Photo ©Evie Saffron Strands

Salsify & Scorzonera

Salsify and Scorzonera are similar in taste even though they are not varieties of the same plant.  Botanically distinct, Salsify (Tragopogon porrifolius) is identifiable by its pale creamy-brown skin and slightly tapered shape, somewhere between a long thin parsnip and a carrot.  It’s often referred to as ‘White Salsify’.  The darker brown/black root, which hardly tapers at all but looks more like a cigar, is Scorzonera hispanica, commonly called Scorzonera or, confusingly, ‘Black Salsify’.  Further confusion comes from Salsify sometimes being called the “oyster plant” for some past perceived flavour resemblance to the bivalve.  This quality is not generally detectable in modern-day plants, which is probably for the best.  

Scorzonera is more common than Salsify and easier to work with.  Being similar in flavour they are interchangeable in recipes.  You are unlikely to be offered Burdock root (Arctium lappa) in the UK but it has a similar appearance and is valued in Japan where it is known as Gobo.  All three are members of the Lettuce family and their leaves are perfectly edible when young.  Salsify and Scorzonera are welcome additions to the root vegetable line-up we rely on so much through the winter months.  Both are high in essential vitamins and minerals and the roots are much appreciated by ingredient-led chefs for their texture and flavour.

The texture of Salsify and Scorzonera is crisp and waxy in a similar way to Jerusalem Artichoke but some think their flavour is closer to that of the Globe Artichoke.  Their earthy appearance may not be appealing at first sight but they are easy to prepare and to cook.  After scrubbing them clean, top and tail and cut them into manageable lengths.  Peel them and, as they oxidise quickly, drop the prepared pieces into a bowl of acidulated water to prevent discolouration.  They can then be dried, tossed in oil, sprinkled with thyme, salt and pepper and roasted in a hot oven for around 30 minutes.  But there are other ways to use these roots.  Boil in salted water, or steam, until just tender (not mushy) – thin ones can take around 10 minutes but thicker ones will need around 25 minutes.  The simplest way to serve them is to drain, toss in vinaigrette dressing while still warm and serve at room temperature.  Alternatively, drain, plunge the boiled roots into cold water then dry them on kitchen paper.  Their crisp, waxy texture makes for a wonderful fritter - dip in a light batter and fry in oil. Alternatively, treat them like asparagus and simply cover them with Hollandaise sauce.  You could finish them in butter on a medium heat until they turn golden-brown, adding chopped herbs before serving - particularly good with roasted or casseroled beef or roast chicken - add a splash of cream at the end if you want something richer.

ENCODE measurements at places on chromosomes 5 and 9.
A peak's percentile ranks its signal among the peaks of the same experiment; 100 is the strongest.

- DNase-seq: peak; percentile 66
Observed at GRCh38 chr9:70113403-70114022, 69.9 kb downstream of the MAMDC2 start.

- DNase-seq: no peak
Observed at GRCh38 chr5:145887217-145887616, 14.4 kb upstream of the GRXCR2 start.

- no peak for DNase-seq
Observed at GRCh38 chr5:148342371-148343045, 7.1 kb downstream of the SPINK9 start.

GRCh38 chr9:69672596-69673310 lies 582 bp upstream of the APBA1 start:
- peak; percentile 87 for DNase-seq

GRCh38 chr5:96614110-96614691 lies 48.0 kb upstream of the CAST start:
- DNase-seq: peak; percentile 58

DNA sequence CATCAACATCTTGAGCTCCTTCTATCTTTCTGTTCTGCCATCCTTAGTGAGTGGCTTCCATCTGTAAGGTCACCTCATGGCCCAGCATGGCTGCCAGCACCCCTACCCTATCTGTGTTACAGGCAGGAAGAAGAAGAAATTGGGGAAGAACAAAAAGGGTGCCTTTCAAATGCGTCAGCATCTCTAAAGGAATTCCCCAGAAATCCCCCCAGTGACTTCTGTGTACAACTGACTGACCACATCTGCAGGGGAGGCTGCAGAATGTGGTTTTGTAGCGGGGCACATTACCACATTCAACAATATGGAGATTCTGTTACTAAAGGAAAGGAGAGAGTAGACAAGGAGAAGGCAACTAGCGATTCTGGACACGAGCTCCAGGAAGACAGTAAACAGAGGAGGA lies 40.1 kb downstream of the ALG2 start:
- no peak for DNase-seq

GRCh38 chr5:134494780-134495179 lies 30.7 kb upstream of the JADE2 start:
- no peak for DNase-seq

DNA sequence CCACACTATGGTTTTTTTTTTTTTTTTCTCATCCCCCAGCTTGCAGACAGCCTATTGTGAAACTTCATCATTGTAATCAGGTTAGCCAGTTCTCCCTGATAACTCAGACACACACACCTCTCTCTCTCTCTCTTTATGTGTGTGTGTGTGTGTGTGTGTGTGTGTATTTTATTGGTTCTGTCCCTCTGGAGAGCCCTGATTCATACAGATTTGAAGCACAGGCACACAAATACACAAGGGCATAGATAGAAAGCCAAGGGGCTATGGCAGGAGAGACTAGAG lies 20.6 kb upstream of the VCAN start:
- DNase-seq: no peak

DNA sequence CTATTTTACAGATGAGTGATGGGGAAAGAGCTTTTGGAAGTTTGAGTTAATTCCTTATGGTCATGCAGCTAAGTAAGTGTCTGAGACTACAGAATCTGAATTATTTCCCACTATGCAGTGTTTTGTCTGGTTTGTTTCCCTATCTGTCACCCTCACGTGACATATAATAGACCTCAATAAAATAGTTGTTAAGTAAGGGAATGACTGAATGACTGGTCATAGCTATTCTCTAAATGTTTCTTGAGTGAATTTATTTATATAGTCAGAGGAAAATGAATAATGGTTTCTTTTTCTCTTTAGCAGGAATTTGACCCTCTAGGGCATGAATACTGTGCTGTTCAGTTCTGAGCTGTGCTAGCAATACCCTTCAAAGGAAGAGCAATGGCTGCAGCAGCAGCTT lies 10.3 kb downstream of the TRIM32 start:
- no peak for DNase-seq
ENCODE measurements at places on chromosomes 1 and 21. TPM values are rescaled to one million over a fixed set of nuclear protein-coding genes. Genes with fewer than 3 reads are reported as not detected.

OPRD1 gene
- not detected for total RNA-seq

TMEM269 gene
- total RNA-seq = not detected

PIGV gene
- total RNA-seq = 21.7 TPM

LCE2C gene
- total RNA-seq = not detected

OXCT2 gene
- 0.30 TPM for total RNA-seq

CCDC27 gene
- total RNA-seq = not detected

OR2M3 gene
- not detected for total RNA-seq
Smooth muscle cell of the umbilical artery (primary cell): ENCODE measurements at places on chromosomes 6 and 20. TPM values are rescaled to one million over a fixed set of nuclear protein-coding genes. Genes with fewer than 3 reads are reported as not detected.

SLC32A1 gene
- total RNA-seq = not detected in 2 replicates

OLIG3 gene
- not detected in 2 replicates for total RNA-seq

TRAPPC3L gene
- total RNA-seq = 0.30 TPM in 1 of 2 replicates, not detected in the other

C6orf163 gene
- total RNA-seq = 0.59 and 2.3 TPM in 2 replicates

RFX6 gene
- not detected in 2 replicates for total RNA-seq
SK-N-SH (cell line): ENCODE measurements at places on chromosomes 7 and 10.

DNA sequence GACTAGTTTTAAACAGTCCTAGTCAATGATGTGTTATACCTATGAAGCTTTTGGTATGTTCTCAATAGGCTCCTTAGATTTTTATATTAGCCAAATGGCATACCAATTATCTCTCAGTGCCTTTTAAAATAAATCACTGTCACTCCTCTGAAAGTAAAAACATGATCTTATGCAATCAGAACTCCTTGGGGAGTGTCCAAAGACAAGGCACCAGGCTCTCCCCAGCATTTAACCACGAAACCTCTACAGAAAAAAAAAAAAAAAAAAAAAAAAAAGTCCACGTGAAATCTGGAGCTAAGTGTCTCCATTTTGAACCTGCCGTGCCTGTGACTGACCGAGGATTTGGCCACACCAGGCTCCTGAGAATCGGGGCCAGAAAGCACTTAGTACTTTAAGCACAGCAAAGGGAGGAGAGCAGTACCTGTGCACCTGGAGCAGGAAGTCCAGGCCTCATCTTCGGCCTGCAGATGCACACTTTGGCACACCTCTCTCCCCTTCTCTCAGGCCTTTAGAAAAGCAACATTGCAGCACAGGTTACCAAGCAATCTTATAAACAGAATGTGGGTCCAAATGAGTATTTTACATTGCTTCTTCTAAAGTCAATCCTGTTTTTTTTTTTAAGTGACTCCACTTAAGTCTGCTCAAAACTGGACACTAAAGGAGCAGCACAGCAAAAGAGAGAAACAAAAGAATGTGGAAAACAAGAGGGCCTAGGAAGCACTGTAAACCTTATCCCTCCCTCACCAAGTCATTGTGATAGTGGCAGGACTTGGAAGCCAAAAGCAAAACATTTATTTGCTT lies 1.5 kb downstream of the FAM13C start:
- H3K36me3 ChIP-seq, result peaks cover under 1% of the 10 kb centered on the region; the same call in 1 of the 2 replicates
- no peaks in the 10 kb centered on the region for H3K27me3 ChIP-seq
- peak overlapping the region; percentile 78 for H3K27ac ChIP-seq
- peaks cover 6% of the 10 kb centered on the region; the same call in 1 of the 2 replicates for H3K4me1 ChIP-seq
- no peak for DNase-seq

Salsify and Scorzonera are in season from October to February so we should have one or the other right through winter.